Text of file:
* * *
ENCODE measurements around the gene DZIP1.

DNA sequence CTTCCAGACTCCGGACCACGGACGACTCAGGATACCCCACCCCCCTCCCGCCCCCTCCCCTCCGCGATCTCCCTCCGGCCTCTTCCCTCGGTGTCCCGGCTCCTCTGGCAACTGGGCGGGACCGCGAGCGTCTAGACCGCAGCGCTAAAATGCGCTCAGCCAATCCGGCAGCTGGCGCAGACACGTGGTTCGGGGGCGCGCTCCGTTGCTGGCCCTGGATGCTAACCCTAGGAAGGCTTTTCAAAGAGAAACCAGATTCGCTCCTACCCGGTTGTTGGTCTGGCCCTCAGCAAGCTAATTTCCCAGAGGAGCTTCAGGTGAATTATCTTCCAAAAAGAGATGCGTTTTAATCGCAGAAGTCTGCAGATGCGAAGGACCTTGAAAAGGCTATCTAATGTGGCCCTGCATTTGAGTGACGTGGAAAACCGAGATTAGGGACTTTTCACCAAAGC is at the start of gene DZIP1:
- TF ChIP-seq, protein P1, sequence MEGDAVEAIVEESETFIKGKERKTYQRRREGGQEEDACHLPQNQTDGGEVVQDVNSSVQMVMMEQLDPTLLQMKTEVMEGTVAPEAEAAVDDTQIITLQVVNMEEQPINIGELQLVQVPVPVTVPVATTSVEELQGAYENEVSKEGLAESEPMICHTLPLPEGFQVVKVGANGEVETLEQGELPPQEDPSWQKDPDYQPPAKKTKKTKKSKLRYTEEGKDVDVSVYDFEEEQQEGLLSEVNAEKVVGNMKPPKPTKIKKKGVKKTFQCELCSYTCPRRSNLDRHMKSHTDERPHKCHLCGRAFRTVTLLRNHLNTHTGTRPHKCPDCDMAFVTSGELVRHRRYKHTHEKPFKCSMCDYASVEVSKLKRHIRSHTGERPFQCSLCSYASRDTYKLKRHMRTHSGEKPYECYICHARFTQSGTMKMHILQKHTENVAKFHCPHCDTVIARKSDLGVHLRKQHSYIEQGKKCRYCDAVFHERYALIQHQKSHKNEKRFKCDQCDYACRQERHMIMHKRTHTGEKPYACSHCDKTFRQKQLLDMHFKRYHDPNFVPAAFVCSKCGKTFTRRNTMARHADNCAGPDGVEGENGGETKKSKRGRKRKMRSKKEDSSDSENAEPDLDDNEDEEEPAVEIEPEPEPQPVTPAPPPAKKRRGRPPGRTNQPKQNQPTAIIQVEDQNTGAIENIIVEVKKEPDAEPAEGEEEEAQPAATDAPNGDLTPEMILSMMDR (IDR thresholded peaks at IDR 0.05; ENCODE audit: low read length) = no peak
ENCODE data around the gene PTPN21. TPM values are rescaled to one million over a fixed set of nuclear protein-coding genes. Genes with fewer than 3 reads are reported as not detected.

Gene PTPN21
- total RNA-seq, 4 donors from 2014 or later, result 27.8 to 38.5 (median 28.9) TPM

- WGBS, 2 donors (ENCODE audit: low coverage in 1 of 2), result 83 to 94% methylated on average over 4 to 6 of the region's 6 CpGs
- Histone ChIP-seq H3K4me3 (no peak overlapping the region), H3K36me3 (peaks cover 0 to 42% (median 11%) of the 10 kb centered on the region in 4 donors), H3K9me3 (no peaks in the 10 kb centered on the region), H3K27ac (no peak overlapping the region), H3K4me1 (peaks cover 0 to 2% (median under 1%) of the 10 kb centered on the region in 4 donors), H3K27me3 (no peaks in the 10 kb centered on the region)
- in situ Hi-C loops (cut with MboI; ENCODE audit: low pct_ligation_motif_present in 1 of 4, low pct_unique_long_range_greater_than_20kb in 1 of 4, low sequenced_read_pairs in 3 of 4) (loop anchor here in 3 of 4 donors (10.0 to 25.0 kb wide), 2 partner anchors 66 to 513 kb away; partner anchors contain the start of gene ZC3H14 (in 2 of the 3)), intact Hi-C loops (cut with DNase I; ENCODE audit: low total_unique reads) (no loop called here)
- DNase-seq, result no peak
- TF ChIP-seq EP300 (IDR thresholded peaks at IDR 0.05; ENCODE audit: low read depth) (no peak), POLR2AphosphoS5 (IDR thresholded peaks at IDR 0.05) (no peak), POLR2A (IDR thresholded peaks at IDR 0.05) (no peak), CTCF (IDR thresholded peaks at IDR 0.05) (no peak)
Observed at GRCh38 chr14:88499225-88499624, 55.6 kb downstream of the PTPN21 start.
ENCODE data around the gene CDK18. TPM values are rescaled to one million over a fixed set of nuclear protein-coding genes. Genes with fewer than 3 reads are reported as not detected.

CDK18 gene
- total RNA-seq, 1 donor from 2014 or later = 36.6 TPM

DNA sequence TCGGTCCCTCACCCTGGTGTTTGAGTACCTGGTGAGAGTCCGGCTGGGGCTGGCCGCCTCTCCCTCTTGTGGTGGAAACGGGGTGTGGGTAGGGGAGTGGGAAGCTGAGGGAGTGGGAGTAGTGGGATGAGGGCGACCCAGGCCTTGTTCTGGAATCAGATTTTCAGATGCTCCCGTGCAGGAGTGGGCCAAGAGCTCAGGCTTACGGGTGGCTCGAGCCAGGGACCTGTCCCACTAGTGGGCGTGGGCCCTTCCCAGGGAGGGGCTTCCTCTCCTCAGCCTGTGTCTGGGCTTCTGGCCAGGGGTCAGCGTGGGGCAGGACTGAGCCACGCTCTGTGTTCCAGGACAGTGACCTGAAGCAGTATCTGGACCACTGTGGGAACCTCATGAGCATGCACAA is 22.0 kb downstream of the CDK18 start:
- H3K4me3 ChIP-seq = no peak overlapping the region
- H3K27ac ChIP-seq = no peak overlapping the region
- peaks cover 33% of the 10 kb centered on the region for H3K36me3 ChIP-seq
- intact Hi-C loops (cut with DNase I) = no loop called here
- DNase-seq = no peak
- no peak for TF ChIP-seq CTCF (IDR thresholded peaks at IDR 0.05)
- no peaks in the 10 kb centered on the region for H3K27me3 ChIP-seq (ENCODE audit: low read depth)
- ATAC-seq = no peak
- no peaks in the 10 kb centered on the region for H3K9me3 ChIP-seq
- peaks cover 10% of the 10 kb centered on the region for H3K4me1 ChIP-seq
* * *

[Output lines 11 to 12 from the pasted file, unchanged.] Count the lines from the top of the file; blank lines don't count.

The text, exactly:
- TF ChIP-seq EP300 (IDR thresholded peaks at IDR 0.05; ENCODE audit: low read depth) (no peak), POLR2AphosphoS5 (IDR thresholded peaks at IDR 0.05) (no peak), POLR2A (IDR thresholded peaks at IDR 0.05) (no peak), CTCF (IDR thresholded peaks at IDR 0.05) (no peak)
Observed at GRCh38 chr14:88499225-88499624, 55.6 kb downstream of the PTPN21 start.